Yes, absolutely. There are many students and recent graduates who pursued very demanding academic programs and who did not gain much work experience while earning their degree. This means they lack experience with job interviews. They may, however, have an impressive transcript and they may also have gained some volunteer experience. Even though job interviews are different from the interviews included in application processes for post-graduate programs, there’s some overlap. When applicants have some experience with job interviews, it does give them an advantage in these interviews. A mock interview or two can really help to set them up for success.
In these situations, as long as I can review the publicly available application materials, I can usually connect several (somewhat hidden) dots and write a set of mock interview questions to help the applicant practice answering realistic interview questions.
The assistance that I can provide to my clients is similar to the help that some people can access through the extended campus community – if they are adequately connected to people who are well-positioned to help them. As a very famous woman recently wrote, there is unequal access to the “half hidden ladders and guide ropes suspended overhead ready to connect some but not all of us to the sky” (Michelle Obama, Becoming). Thankfully, through the magic of online search, more and more people can gain access to the information that they need to succeed.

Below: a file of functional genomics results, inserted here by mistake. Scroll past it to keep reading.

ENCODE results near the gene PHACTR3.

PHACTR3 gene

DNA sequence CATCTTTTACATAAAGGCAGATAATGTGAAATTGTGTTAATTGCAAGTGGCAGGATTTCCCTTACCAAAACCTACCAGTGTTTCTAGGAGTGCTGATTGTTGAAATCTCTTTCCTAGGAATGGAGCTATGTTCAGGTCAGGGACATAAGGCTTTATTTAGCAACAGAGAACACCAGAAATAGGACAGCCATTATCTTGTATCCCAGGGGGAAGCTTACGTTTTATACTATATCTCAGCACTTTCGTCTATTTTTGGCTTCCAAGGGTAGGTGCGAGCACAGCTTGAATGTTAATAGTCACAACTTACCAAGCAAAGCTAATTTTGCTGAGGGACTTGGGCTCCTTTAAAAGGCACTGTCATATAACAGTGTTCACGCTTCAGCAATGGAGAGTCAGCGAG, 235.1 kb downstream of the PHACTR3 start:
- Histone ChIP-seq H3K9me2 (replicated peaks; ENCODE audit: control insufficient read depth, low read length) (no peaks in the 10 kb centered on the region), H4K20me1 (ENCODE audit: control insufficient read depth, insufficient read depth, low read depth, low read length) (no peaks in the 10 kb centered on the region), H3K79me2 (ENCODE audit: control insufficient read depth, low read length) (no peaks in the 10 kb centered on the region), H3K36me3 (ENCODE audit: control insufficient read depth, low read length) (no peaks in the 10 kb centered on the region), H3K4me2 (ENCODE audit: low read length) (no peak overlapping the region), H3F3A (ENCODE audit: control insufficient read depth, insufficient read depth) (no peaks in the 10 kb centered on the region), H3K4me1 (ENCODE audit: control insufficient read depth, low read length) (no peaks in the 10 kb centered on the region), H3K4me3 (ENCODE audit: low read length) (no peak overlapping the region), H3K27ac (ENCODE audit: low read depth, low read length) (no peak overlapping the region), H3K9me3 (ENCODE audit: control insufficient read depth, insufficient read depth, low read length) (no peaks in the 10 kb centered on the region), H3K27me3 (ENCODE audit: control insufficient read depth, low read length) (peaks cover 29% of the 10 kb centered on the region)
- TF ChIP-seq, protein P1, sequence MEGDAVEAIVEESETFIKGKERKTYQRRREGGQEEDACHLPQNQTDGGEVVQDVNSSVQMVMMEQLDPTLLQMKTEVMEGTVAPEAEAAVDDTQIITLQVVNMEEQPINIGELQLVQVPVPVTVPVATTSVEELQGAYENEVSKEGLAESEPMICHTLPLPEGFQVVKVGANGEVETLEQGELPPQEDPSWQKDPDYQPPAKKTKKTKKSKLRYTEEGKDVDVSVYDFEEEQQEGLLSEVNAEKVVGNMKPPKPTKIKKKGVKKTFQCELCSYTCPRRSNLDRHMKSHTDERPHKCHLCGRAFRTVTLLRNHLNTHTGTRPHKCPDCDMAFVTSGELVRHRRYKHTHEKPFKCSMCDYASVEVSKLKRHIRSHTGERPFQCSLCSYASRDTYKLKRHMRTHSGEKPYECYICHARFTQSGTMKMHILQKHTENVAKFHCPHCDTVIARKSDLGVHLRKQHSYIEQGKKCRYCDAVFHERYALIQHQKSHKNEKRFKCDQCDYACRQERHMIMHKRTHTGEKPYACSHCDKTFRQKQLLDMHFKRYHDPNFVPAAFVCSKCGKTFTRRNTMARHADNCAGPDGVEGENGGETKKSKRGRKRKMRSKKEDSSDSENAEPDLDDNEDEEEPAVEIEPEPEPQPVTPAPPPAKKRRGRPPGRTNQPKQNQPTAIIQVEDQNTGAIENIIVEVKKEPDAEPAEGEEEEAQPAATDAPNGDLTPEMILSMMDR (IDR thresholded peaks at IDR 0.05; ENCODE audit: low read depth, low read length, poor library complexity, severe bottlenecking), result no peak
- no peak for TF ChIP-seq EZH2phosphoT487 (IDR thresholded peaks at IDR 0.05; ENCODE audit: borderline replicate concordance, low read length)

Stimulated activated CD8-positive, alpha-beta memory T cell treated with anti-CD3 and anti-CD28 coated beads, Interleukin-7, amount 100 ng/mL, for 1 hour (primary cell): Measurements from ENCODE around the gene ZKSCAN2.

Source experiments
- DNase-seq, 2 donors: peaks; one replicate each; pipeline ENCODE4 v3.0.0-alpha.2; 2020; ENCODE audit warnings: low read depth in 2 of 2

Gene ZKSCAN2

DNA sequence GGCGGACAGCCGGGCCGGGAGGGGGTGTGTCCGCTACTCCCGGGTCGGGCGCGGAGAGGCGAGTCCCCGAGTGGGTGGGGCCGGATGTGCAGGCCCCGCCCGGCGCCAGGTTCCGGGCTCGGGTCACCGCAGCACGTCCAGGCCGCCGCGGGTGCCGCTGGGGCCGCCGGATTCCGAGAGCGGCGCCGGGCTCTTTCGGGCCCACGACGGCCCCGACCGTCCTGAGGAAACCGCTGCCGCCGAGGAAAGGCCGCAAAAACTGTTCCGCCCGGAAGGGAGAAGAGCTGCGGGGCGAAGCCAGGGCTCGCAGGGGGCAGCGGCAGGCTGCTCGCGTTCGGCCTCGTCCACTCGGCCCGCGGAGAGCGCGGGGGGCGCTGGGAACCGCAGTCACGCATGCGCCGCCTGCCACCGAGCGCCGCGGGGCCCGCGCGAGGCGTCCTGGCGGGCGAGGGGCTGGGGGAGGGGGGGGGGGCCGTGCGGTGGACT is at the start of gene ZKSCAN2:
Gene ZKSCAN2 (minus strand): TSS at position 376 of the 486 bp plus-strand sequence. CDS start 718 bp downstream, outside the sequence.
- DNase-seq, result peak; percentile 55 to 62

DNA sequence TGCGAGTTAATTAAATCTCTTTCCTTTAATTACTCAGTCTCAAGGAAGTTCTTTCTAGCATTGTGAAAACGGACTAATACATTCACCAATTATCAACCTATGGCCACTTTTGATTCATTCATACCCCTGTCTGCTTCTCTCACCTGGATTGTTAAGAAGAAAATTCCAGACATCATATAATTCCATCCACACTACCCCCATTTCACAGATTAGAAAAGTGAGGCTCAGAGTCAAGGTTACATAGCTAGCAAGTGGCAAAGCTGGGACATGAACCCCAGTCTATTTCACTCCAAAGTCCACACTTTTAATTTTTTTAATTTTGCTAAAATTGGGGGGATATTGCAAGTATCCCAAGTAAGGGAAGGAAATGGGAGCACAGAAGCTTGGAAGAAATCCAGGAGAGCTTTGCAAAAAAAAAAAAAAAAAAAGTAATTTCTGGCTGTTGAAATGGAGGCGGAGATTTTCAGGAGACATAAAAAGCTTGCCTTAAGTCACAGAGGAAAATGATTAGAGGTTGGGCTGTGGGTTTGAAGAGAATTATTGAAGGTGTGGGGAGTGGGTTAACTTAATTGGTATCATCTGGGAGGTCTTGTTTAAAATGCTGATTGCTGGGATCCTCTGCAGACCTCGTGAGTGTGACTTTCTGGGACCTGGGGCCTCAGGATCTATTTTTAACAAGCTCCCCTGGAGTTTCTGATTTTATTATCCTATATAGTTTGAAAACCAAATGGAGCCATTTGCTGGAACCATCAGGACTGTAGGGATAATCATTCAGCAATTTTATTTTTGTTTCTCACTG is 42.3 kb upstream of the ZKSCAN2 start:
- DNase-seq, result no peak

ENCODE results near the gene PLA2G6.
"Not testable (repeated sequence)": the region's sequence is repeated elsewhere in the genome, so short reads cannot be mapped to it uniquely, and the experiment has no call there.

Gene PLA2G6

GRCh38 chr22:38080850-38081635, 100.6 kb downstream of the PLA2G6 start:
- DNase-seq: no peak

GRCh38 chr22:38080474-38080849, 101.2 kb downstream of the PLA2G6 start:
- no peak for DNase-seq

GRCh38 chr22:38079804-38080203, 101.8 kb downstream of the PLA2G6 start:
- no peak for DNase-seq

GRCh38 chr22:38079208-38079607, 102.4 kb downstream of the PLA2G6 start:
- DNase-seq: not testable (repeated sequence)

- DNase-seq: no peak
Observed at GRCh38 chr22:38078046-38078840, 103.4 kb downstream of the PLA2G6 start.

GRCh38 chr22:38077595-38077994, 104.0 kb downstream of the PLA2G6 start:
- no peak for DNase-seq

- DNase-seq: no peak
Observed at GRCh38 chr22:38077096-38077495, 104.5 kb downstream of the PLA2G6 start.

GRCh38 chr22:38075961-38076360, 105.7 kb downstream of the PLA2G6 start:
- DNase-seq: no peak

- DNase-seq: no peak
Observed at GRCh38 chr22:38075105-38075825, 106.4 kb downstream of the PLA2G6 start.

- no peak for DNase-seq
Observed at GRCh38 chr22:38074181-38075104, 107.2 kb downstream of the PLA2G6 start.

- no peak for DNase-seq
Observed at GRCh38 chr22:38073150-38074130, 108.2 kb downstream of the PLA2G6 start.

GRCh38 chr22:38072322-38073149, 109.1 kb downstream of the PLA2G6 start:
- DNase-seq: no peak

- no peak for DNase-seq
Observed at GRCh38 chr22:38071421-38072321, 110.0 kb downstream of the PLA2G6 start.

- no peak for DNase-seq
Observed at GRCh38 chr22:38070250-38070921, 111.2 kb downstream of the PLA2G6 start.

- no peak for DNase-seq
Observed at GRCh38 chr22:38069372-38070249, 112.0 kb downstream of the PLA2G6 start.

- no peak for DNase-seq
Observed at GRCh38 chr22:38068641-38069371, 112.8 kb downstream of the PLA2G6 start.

Do you need help navigating the world of work? Contact Dr. Helen today for a free and confidential initial consultation by phone, email, or via direct message on Twitter, Facebook, or LinkedIn. If something urgent comes up, I’m also available by a voice or video on Magnifi, an expertise-on-demand app.
Have you ever wished you could get inside the head of a hiring manager? You can. Dr. Helen Ofosu is a Career Coach/Counsellor with a difference. She has worked for organizations to create hiring and screening tools. She’s created countless pre-screening tests, interviews, simulations, and role plays for organizations of all kinds.
Dr. Helen’s training in Industrial and Organizational (I/O) Psychology means she is a genuine expert in evaluating work-related behaviours. She uses those skills to help hiring managers tell the difference between people who say the right things during interviews and people who actually deliver on the job. In other words, Dr. Helen understands first-hand how job candidates are assessed.
More than career coaching, it’s career psychology®.
I/O Advisory Services – Building Resilient Careers and Organizations.